Those who live in areas with low levels of light pollution will most likely be able to see the comet with the naked eye. People who live in cities may need binoculars or a telescope to get a glimpse. Online charts can help pinpoint its location.
Each telescope will point at Sagittarius A*, the supermassive black hole at the centre of the Milky Way, and measure every radio wave coming from its direction. Linking together observatories spread across such a huge area and combining their observations to filter out extra light will effectively create a powerful “virtual telescope” almost the size of Earth.
As other telescopes are added to the network in coming decades, observations of the black holes will become even more precise, and should provide fundamental insights into the workings of our universe.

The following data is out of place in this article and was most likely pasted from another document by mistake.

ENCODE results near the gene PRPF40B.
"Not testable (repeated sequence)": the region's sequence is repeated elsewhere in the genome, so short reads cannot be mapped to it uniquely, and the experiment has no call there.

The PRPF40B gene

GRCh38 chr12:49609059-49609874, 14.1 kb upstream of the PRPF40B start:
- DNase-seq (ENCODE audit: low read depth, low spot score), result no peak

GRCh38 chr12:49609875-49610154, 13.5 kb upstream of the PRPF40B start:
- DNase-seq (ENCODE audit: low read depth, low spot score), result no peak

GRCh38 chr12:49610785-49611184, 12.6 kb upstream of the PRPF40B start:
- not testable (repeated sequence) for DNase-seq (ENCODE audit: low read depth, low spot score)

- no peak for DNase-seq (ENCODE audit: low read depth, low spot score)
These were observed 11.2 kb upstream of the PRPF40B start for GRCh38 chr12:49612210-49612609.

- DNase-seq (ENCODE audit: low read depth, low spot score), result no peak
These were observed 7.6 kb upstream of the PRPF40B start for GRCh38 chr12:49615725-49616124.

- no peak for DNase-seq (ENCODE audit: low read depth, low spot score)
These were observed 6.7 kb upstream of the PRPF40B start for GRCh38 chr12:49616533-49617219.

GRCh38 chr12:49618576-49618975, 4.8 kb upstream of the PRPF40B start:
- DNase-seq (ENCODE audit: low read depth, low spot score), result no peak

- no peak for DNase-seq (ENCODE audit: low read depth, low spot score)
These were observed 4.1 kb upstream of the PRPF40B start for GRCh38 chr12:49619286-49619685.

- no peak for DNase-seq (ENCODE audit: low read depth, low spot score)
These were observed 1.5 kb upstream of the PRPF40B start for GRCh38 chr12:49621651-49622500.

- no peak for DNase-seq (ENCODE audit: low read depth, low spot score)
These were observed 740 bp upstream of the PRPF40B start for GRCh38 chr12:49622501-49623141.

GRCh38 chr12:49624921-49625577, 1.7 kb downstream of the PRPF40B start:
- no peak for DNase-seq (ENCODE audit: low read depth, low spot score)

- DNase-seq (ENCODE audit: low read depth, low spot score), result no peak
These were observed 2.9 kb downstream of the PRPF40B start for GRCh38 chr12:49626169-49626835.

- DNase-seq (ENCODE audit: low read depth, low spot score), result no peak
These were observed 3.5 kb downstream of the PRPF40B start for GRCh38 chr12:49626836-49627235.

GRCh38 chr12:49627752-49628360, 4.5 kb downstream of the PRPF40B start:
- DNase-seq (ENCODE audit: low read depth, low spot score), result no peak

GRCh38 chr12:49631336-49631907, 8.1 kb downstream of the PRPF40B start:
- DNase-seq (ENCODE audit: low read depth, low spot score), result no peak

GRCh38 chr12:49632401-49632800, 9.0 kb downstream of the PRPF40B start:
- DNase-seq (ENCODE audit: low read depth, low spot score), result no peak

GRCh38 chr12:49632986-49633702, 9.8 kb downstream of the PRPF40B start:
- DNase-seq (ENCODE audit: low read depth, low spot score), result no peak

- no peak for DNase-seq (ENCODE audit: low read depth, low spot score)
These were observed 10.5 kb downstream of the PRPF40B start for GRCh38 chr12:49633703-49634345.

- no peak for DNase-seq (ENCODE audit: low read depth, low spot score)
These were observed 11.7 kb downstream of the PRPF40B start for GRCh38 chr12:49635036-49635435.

The Vespa technique works by comparing the details of a transiting planet signal — specifically its duration, depth and shape — against simulated planetary and false positive signals to indicate the type of signal the candidate most likely is. At the same time, Vespa factors in the projected distribution and frequency of star types in the galaxy from which the signal originated to determine the chances that a planet with the characteristics being analyzed would exist.
The last regular contact with the spacecraft was on April. 4. The spacecraft was in good health and operating as expected.
Kepler completed its prime mission in 2012, detecting nearly 5,000 exoplanets, of which, more than 1,000 have been confirmed. In 2014 the Kepler spacecraft began a new mission called K2. In this extended mission, K2 continues the search for exoplanets while introducing new research opportunities to study young stars, supernovae, and many other astronomical objects.